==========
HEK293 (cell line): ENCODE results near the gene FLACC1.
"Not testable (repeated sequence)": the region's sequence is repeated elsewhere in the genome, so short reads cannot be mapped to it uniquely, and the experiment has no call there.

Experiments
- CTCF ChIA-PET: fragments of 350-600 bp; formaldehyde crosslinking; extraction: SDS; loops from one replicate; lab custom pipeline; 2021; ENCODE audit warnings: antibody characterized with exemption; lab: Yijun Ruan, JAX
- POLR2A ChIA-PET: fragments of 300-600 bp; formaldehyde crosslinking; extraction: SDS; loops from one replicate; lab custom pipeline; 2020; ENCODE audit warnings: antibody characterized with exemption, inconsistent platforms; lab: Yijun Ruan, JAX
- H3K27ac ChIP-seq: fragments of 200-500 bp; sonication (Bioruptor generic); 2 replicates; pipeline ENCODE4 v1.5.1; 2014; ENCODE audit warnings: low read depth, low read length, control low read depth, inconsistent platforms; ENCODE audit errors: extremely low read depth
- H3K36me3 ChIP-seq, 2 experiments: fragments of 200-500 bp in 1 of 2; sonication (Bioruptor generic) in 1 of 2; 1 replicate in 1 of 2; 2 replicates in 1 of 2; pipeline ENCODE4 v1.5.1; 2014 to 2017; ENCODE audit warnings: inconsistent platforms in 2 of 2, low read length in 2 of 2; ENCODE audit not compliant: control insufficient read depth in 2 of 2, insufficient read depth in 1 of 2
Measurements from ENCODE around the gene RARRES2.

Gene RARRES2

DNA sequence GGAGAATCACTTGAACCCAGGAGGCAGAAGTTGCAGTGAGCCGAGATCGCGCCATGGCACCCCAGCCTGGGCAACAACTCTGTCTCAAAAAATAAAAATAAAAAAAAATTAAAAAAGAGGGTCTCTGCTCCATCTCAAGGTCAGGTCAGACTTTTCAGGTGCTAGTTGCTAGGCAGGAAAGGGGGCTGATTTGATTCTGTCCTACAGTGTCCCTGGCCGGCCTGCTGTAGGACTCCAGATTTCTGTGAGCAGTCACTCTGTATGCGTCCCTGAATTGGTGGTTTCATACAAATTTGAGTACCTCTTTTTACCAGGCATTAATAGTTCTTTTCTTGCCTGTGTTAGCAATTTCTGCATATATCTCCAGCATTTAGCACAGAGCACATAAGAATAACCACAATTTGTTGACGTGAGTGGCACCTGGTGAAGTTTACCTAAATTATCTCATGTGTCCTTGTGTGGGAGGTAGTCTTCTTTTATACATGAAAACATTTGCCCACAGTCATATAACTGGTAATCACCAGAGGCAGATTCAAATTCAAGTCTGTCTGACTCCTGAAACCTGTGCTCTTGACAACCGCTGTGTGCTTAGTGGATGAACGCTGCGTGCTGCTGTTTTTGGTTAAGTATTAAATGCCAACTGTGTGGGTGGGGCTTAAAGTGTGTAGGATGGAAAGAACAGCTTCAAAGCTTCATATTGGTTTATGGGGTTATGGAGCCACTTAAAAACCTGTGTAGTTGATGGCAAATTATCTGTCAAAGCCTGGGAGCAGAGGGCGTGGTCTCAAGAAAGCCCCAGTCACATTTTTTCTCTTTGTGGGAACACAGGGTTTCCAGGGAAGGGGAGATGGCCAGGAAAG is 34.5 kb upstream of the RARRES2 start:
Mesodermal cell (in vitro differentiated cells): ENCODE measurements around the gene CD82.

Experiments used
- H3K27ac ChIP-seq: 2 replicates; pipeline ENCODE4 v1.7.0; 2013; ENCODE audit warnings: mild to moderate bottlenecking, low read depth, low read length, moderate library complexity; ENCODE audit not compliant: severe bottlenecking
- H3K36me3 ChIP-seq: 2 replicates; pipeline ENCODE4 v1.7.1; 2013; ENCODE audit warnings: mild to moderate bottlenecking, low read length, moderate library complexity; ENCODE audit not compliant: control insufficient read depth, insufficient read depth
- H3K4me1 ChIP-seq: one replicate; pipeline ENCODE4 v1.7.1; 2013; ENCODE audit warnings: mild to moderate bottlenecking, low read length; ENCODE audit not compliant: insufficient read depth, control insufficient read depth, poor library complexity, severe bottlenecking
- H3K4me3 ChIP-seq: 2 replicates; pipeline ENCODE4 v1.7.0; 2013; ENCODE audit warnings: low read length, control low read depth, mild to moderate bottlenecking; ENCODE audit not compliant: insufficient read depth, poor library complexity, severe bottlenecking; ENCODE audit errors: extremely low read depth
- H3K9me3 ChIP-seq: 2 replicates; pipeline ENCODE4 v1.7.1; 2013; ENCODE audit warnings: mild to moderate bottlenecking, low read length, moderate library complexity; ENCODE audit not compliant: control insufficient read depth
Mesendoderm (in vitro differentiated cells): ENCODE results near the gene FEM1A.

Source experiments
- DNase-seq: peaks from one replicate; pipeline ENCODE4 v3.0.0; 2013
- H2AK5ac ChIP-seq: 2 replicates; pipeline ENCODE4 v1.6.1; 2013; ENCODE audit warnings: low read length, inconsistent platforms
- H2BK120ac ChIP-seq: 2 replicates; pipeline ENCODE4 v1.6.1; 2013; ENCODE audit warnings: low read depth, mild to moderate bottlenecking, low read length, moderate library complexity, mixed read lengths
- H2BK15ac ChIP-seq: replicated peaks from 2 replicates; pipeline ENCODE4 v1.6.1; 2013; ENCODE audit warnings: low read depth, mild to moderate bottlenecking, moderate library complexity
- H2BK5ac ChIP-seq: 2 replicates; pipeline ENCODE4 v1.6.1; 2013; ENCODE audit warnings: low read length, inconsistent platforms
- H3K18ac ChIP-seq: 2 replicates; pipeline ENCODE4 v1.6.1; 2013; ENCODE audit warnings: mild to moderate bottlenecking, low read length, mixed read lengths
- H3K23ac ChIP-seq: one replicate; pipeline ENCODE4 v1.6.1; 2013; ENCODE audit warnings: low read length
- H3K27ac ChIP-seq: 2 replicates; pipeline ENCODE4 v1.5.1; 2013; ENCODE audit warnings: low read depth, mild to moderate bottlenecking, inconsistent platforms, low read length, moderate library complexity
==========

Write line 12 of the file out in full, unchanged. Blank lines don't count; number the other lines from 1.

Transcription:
Experiments used